Skin conditions such as dermatitis and psoriasis are usually passed down through our genes. They result in the  skin being triggered more easily by stress and exacerbated by external influences, so it’s important to have a proper skin care routine in place.   Medical conditions like diabetes and kidney disorders that can also impact on skin condition. 


What are the external(environmental) factors that affect skin?

External factors that affect our skin include  sun exposure, lifestyle choices ( smoking  and  alcohol), diet  and exercise- much of  which  is within our control. These factors  can  compromise your skin’s natural balance,  making it is less able to work as a protective barrier and more prone to sensitivity. 


Sunlight and temperature  can have a significant impact on skin condition.


Sunlight in  moderation is  essential  for our overall well being include mood and vitamin d synthesis, but too much can damage your skin, leading to premature ageing.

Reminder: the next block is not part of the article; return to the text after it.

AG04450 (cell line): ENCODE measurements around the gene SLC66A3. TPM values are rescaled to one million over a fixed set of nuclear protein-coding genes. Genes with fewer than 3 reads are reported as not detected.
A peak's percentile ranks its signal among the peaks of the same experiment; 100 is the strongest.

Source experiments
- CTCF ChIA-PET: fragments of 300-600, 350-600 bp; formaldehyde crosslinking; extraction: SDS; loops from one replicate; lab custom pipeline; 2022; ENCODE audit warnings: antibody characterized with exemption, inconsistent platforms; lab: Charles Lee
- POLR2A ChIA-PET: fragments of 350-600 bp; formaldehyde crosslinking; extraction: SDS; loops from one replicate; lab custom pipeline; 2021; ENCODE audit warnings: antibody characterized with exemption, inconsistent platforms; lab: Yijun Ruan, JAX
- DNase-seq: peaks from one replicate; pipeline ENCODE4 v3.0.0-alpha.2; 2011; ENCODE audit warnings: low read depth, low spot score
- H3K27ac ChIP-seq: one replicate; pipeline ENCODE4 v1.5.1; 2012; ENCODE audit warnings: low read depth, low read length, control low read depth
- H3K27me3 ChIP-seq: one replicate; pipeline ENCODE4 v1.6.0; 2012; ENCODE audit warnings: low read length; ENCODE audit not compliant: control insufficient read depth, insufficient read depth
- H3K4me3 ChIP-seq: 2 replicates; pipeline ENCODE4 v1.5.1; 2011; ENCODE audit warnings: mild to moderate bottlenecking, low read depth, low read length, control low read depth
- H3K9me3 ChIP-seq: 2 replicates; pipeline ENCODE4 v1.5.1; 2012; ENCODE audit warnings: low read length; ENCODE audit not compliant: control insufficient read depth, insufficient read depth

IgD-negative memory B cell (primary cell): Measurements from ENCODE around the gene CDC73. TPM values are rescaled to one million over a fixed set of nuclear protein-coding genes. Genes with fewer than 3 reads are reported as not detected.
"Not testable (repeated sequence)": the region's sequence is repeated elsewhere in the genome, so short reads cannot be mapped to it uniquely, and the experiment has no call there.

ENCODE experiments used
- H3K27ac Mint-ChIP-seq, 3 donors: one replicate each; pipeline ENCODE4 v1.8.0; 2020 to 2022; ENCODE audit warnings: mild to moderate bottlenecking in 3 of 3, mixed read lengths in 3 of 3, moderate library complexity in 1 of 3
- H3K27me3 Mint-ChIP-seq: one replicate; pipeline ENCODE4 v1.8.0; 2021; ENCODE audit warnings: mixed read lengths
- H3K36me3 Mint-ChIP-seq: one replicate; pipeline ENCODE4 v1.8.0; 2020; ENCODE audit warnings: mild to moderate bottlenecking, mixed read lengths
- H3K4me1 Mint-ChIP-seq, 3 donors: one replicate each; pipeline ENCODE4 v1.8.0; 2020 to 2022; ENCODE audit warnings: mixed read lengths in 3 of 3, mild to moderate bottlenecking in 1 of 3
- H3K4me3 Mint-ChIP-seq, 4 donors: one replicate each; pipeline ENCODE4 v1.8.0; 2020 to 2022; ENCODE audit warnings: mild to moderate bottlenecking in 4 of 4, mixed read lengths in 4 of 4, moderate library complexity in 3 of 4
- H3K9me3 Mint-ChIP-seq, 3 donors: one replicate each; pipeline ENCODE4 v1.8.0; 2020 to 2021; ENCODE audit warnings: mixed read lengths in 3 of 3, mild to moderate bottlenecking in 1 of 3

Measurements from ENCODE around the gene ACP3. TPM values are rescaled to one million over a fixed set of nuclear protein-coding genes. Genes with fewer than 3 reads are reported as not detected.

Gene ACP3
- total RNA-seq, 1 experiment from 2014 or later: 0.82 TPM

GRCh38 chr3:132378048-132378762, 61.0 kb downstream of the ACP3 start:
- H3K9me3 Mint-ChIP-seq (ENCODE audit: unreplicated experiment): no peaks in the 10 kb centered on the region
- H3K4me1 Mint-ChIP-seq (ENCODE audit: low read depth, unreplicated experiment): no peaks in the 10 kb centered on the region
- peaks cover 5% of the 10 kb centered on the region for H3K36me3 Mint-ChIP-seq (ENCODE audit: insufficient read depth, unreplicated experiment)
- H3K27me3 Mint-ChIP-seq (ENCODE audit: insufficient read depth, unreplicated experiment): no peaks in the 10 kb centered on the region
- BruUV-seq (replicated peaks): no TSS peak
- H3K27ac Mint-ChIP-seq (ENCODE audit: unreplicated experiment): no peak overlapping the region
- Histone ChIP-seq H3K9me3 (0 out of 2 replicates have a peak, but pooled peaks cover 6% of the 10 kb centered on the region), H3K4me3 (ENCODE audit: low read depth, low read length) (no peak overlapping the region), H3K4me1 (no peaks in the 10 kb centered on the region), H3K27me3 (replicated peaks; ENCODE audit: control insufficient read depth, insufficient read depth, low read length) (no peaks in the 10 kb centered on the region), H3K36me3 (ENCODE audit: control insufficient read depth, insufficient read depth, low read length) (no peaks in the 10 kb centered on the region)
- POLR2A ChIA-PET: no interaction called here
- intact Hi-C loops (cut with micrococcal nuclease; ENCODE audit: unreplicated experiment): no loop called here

The sunlight spectrum consists of UV, visible and infrared light. Visible light accounts for 50% of the sunlight spectrum and, is the only part of light that we can see. (UV and Infrared Light are both invisible). The blue/violet band of visible light has a particularly high energy level and is known as High Energy Visible Light(HEVL)

Ultraviolet rays affect the skin in varying ways: 

  • Ultraviolet A (UVA) rays cumulative effect are the biggest influence of  ageing. UVA can pass through windows  and florescent lights that we work under give off UVA rays. This chronic exposure  has been linked to DNA damage which can cause  non melanoma skin cancers  -basal cell and squamous cell cancers.
  • Ultraviolet B (UVB) rays are responsible for sunburn  and increases the risk of melanoma( the deadliest form of skin cancer)
  • High energy Visible 
  • UVA, UVB and HEV Light rays can induce hyperpigmentation and may contribute to conditions such as age spots (also known as sun spots) and melasma